There is much general support for the concept of principles-based regulation, and this is merited. F...
There is much general support for the concept of principles-based regulation, and this is merited. First, because successful principles-based regulation will lead to greater innovation and entrepreneurial activity and second because we all know and understand the basic principles that should be followed in running ethically and financially-sound financial services businesses.
Rulebooks that run to thousands of pages stifle innovation and entrepreneurial drive. How many words does it take to say risks and charges as well as terms and conditions should be explained in the clearest terms?
How long does it take to explain to advisers that they should understand their clients' circumstances and recommend the best products free of commission bias?
In a principles-based regime, it shouldn't take long. Unfortunately, there are drivers that have sunk the best of intentions. Compliance officers in regulated firms have a natural desire to know precisely what they can and can't do. It gives them confidence that, provided they stick to the rules, they will be all right. Monitoring and enforcement professionals at the regulator also like precise rules, so they know with certainty when a breach has occurred.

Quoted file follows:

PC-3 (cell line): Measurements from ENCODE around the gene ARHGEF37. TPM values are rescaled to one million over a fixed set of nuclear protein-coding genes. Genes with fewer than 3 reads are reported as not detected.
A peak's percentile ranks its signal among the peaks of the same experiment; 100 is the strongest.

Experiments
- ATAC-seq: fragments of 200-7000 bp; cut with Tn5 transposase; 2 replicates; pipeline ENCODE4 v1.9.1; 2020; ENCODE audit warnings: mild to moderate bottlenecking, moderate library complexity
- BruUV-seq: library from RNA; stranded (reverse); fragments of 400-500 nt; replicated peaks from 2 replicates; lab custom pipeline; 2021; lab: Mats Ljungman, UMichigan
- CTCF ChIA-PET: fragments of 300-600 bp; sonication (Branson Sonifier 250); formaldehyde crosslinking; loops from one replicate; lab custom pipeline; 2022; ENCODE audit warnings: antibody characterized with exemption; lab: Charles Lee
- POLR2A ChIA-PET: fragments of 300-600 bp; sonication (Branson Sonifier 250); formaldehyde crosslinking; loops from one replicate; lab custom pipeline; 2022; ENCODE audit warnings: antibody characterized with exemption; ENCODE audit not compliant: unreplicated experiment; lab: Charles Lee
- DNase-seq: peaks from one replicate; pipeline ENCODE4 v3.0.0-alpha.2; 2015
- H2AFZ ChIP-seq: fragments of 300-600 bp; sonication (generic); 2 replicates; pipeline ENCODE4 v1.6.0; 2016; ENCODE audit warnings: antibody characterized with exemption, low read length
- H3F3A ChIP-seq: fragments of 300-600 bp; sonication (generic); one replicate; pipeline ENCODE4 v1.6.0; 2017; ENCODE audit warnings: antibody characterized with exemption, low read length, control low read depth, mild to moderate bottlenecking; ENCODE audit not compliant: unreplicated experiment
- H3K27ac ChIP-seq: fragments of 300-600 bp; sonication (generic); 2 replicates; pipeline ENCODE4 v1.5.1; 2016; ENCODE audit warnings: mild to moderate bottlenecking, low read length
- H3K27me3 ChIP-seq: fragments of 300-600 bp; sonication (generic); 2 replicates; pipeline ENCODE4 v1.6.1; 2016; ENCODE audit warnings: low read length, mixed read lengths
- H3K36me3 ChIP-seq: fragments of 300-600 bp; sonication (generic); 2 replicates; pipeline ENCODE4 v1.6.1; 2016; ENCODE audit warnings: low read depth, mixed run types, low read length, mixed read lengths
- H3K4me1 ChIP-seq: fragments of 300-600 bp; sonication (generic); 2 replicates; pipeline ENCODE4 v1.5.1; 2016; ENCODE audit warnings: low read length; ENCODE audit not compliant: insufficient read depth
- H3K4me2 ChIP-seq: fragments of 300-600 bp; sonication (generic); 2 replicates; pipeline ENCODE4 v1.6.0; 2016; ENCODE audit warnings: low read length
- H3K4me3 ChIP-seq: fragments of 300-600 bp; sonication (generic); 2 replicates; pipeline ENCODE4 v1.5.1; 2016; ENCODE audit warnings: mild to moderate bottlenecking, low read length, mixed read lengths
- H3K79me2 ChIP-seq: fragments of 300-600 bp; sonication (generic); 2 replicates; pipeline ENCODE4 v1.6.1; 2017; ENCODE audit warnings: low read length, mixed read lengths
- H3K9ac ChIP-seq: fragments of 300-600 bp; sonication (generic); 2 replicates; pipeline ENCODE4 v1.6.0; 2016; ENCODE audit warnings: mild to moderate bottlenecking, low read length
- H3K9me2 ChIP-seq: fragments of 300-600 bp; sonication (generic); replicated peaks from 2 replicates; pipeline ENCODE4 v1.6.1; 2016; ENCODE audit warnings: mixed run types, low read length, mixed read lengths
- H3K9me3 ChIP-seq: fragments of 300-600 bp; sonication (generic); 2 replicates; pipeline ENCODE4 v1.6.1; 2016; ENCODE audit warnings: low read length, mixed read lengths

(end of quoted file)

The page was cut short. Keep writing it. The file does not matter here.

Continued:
The FSA is laudably trying to turn its style of regulation from the detailed and prescriptive to the principles-based. The irony is that every time it makes a significant deregulatory move, the industry cries foul.
This schizophrenia must make life hard for the FSA but it must persist in driving through reform. Yes, a principles-based regime is more touchy-feely and it is hard to know exactly where wrongdoing begins. Yes, firms will only be formally punished for behaviour that is clearly abusive of the principles. But the FSA should still pursue the goal.
Success will bring the reward of slashing compliance costs, stimulating innovation and prompting consumer communication, which is more than simply fulfilling bureaucratic regulations.
Daniel Godfrey is director general of the Association of Investment Companies (AIC)